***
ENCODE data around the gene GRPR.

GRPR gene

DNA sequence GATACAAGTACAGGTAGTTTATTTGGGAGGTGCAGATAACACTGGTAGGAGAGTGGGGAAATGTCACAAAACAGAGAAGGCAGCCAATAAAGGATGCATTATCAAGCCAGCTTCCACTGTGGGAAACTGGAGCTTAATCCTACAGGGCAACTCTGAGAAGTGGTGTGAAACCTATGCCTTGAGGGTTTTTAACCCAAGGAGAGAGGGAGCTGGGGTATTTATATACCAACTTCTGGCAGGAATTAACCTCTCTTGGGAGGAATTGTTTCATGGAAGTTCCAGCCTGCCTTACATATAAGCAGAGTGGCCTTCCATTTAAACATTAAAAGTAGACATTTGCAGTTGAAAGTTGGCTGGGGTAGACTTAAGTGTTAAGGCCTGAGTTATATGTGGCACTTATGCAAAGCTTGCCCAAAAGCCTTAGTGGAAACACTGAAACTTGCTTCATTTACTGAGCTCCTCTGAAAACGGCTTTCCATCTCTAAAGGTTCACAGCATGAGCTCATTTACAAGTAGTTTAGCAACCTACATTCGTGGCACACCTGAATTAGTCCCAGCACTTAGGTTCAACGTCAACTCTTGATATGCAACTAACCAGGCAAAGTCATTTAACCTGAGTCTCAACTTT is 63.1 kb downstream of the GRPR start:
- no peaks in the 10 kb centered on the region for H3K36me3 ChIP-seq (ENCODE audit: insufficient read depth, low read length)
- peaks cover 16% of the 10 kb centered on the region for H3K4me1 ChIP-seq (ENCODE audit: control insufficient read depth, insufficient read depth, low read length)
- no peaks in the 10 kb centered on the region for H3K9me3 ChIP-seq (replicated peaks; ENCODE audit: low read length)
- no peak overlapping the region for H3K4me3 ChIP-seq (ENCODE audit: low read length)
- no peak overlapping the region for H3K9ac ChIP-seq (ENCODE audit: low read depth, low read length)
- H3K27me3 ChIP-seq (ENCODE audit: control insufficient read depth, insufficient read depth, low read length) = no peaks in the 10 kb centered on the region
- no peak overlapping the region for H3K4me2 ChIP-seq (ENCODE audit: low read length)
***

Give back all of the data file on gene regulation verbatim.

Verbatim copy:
ENCODE data around the gene GRPR.

GRPR gene

DNA sequence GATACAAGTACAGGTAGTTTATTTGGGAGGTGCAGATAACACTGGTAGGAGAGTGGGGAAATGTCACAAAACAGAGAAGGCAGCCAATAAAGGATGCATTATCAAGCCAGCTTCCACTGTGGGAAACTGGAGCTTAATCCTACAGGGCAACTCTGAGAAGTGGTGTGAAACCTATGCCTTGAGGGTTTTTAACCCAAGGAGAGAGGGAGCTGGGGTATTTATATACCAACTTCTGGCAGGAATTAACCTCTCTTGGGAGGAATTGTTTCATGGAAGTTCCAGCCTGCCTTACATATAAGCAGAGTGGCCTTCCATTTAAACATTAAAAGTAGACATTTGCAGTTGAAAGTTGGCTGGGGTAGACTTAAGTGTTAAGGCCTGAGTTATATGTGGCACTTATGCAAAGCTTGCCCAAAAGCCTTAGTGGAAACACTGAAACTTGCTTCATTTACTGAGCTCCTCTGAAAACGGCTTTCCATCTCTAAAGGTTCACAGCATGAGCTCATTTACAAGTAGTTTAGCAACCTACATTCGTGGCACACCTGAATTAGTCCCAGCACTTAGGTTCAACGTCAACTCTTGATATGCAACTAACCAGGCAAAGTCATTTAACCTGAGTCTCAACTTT is 63.1 kb downstream of the GRPR start:
- no peaks in the 10 kb centered on the region for H3K36me3 ChIP-seq (ENCODE audit: insufficient read depth, low read length)
- peaks cover 16% of the 10 kb centered on the region for H3K4me1 ChIP-seq (ENCODE audit: control insufficient read depth, insufficient read depth, low read length)
- no peaks in the 10 kb centered on the region for H3K9me3 ChIP-seq (replicated peaks; ENCODE audit: low read length)
- no peak overlapping the region for H3K4me3 ChIP-seq (ENCODE audit: low read length)
- no peak overlapping the region for H3K9ac ChIP-seq (ENCODE audit: low read depth, low read length)
- H3K27me3 ChIP-seq (ENCODE audit: control insufficient read depth, insufficient read depth, low read length) = no peaks in the 10 kb centered on the region
- no peak overlapping the region for H3K4me2 ChIP-seq (ENCODE audit: low read length)